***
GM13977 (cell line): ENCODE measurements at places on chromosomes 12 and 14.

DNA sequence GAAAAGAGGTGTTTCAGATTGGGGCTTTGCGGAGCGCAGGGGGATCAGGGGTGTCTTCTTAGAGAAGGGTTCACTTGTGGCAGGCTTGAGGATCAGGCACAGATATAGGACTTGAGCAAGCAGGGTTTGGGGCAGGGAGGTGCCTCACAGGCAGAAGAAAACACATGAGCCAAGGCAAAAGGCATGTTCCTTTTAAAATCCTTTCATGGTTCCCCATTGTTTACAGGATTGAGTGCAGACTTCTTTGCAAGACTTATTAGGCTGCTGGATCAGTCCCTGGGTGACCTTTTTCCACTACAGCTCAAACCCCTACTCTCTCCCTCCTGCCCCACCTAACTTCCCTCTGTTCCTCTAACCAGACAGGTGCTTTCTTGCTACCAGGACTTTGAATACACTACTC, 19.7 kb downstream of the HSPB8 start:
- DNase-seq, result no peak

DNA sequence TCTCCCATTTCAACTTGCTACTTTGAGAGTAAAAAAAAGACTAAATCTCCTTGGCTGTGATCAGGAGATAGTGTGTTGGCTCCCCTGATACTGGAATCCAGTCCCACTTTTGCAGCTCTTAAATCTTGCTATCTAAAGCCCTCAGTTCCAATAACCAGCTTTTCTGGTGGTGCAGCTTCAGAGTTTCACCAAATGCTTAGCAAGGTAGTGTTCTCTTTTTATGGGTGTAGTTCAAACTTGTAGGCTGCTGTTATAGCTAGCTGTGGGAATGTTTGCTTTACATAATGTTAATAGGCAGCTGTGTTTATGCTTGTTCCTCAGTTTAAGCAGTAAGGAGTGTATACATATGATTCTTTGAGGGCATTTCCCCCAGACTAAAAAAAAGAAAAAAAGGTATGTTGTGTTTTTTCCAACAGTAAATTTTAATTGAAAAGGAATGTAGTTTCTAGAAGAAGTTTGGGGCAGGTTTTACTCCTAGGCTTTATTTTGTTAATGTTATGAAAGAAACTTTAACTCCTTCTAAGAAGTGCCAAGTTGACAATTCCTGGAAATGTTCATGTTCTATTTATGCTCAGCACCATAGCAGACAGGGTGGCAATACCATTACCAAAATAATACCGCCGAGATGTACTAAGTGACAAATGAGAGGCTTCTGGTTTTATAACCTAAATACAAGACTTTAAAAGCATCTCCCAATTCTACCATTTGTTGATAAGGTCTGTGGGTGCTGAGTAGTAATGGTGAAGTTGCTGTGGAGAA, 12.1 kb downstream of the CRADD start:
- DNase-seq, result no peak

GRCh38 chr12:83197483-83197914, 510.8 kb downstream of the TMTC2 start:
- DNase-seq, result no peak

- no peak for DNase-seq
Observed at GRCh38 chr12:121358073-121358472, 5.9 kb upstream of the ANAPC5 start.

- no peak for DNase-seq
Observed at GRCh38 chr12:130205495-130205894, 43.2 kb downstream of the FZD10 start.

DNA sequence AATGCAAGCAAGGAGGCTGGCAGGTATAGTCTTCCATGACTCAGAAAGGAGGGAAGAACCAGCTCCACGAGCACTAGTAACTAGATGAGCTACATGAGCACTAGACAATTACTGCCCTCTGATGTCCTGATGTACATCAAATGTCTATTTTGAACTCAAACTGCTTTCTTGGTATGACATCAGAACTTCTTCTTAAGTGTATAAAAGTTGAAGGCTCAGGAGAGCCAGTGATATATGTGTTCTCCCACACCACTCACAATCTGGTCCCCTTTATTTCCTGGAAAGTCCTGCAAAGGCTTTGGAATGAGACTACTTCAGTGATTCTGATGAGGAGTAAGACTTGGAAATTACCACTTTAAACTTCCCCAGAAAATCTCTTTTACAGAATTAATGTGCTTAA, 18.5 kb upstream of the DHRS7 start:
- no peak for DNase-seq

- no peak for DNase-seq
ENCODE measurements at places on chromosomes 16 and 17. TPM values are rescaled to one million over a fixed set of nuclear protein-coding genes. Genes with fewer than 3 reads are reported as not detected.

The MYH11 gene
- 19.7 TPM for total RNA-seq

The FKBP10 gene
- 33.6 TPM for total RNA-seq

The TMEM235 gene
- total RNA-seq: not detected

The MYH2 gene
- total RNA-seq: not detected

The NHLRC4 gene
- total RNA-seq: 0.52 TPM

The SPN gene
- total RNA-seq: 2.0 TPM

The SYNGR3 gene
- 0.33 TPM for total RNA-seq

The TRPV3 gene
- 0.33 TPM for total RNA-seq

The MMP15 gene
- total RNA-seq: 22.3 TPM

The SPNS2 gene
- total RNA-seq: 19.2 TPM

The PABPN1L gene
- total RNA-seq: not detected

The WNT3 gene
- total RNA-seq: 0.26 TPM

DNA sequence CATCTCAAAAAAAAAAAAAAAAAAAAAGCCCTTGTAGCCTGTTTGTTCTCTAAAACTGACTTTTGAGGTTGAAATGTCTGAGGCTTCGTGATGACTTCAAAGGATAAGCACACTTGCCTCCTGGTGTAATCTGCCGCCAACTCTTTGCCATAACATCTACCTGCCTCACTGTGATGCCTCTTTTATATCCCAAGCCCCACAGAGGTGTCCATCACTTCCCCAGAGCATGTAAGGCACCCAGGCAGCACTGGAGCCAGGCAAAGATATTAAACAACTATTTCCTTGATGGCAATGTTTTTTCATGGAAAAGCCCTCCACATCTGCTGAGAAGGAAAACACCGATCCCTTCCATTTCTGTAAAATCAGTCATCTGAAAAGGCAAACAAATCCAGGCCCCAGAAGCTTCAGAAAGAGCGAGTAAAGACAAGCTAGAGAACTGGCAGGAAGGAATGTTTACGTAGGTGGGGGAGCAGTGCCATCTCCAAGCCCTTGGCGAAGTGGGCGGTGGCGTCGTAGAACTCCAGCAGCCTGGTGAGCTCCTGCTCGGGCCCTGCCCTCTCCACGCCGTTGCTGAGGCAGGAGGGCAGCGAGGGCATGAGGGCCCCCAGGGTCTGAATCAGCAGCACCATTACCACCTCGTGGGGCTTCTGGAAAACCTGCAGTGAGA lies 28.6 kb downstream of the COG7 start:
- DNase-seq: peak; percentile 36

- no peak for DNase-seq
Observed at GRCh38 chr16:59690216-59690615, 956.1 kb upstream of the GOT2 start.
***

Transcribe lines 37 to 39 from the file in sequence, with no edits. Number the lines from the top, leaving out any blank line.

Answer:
- total RNA-seq: not detected

The WNT3 gene
- total RNA-seq: 0.26 TPM